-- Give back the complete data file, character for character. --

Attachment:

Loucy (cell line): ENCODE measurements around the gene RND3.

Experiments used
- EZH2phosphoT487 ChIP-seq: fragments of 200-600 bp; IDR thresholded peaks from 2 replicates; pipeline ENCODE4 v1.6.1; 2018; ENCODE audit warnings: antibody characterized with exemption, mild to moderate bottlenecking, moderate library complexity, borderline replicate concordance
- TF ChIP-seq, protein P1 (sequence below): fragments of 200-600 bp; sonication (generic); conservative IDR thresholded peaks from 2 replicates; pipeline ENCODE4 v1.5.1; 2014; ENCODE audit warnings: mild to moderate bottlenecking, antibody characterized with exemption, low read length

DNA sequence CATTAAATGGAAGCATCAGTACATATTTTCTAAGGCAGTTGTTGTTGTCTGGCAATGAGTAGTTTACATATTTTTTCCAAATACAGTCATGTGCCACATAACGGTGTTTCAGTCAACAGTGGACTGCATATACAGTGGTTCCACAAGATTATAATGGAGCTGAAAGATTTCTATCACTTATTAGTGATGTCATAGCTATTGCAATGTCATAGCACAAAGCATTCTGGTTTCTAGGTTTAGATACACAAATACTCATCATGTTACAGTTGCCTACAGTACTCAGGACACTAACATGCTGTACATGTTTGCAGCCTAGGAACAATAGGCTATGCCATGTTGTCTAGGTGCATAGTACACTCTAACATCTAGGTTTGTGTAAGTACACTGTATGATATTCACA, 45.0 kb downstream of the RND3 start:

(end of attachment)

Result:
Loucy (cell line): ENCODE measurements around the gene RND3.

Experiments used
- EZH2phosphoT487 ChIP-seq: fragments of 200-600 bp; IDR thresholded peaks from 2 replicates; pipeline ENCODE4 v1.6.1; 2018; ENCODE audit warnings: antibody characterized with exemption, mild to moderate bottlenecking, moderate library complexity, borderline replicate concordance
- TF ChIP-seq, protein P1 (sequence below): fragments of 200-600 bp; sonication (generic); conservative IDR thresholded peaks from 2 replicates; pipeline ENCODE4 v1.5.1; 2014; ENCODE audit warnings: mild to moderate bottlenecking, antibody characterized with exemption, low read length

DNA sequence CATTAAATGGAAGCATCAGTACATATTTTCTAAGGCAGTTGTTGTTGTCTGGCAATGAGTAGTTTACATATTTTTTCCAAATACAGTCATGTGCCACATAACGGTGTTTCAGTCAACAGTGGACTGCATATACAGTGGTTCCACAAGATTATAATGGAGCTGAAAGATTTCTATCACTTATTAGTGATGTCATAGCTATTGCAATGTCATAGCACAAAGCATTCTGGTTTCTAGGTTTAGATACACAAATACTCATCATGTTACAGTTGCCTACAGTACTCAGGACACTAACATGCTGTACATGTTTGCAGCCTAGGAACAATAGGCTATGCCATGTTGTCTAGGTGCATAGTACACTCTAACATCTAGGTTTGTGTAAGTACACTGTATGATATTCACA, 45.0 kb downstream of the RND3 start: